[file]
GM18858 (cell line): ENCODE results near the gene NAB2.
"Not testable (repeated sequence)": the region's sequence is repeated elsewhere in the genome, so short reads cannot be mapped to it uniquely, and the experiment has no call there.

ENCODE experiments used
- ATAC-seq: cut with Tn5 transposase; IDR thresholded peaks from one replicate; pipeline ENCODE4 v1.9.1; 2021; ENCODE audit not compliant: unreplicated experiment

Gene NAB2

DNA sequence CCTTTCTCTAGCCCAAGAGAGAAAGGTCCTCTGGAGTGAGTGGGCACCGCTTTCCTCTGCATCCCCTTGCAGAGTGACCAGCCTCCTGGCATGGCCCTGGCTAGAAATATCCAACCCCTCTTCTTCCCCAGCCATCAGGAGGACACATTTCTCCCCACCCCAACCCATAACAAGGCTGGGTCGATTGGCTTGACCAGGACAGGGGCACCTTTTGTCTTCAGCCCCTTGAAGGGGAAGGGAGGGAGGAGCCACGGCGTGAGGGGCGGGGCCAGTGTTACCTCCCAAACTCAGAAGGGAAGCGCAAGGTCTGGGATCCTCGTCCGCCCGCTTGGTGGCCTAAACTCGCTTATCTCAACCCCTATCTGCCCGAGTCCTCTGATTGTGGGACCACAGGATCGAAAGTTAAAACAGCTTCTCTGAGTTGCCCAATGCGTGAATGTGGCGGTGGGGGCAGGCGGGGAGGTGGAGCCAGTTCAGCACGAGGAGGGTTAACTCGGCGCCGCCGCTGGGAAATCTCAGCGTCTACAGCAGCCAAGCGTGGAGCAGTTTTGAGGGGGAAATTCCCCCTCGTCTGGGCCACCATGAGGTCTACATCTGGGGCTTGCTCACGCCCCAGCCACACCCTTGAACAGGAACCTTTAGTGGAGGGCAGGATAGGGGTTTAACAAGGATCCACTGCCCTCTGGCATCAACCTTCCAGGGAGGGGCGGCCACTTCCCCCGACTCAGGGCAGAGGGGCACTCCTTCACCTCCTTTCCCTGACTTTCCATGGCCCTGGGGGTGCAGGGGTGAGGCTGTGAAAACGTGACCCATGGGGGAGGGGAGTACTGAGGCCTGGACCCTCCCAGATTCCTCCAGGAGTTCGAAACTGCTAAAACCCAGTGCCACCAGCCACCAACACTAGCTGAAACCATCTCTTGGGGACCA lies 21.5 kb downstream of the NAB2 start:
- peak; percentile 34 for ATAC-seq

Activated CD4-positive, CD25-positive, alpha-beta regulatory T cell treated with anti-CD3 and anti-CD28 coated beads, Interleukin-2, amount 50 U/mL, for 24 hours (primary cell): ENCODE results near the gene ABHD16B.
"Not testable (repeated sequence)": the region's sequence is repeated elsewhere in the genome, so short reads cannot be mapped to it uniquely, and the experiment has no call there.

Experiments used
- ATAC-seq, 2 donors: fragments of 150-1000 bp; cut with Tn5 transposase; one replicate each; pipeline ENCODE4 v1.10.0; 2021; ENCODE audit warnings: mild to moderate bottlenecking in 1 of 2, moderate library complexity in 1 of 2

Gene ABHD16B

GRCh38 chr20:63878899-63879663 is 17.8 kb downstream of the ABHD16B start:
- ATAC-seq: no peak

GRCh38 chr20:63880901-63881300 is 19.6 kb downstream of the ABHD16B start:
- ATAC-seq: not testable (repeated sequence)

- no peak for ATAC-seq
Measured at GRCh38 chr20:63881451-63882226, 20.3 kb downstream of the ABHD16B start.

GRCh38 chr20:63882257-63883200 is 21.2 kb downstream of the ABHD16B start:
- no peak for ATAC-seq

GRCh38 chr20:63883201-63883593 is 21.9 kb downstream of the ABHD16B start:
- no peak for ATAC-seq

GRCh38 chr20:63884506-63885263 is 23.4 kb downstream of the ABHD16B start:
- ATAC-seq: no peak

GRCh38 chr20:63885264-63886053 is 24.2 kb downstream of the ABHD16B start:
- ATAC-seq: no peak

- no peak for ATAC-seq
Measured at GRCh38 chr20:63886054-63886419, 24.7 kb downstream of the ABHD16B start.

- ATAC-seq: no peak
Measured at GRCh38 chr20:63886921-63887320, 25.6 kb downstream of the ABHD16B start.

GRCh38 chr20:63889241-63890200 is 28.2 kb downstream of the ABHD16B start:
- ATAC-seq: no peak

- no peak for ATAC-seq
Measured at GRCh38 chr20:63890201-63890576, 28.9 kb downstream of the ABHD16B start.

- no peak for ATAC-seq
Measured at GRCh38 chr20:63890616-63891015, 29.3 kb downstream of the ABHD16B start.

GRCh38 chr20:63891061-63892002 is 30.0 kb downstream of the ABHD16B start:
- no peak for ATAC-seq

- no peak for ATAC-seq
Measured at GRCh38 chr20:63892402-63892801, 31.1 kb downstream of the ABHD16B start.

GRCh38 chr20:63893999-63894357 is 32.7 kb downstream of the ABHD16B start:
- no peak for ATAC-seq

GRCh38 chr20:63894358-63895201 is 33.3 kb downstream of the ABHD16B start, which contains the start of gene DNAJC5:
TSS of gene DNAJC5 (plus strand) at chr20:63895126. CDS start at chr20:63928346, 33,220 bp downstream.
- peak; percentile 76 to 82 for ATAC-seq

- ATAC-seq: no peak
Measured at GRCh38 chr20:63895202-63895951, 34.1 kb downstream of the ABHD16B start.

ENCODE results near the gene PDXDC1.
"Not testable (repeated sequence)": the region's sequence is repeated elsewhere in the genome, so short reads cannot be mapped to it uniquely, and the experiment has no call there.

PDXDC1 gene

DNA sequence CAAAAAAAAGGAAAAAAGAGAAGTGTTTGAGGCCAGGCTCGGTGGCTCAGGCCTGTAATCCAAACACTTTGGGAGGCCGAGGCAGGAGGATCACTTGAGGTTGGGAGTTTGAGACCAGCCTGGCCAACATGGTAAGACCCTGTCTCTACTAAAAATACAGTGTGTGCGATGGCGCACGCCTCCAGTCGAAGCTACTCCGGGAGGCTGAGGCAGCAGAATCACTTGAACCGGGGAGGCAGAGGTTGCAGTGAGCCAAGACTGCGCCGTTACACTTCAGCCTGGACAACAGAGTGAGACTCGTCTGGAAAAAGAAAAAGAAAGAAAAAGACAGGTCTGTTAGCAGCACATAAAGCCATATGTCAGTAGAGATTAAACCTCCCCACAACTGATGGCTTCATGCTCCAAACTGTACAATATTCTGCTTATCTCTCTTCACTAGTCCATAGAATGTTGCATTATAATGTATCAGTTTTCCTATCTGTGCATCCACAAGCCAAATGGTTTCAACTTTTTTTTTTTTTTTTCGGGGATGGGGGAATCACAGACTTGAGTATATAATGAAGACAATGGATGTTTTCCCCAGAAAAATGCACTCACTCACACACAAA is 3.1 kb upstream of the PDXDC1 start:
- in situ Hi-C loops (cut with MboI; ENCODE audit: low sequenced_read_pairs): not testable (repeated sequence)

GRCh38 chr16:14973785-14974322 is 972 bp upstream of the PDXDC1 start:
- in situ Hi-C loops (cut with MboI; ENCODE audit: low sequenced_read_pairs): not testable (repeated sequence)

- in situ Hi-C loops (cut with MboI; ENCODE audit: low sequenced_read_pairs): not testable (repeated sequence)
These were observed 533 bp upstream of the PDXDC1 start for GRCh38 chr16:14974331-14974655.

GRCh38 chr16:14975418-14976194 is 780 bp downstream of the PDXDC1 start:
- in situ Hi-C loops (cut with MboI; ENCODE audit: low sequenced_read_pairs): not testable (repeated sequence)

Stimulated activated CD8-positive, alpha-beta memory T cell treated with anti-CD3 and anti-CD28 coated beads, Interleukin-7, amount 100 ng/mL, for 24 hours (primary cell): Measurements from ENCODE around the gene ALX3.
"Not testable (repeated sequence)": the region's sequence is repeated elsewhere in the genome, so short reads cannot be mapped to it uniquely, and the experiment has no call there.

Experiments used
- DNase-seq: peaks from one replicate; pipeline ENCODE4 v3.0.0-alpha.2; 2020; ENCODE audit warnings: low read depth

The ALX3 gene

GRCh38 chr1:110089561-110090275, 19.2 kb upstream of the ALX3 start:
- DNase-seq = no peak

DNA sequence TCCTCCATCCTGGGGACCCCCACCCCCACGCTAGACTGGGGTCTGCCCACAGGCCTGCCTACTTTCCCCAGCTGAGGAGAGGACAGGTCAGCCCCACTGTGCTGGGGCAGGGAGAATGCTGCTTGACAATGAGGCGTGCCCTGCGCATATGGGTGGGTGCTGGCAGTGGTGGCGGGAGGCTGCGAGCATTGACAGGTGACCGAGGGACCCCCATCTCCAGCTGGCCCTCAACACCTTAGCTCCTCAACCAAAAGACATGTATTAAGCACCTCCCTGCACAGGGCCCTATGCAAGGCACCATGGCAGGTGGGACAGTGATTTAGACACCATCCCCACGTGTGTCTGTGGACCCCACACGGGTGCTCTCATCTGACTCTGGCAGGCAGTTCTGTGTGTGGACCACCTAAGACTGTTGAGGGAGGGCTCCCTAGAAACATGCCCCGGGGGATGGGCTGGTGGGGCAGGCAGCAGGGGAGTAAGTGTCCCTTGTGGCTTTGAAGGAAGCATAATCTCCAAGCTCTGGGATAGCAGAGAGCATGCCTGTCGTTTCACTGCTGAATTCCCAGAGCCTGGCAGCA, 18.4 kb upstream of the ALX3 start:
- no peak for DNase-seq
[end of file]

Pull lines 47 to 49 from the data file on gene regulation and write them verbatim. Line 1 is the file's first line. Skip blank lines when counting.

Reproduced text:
Measured at GRCh38 chr20:63895202-63895951, 34.1 kb downstream of the ABHD16B start.

ENCODE results near the gene PDXDC1.
"Not testable (repeated sequence)": the region's sequence is repeated elsewhere in the genome, so short reads cannot be mapped to it uniquely, and the experiment has no call there.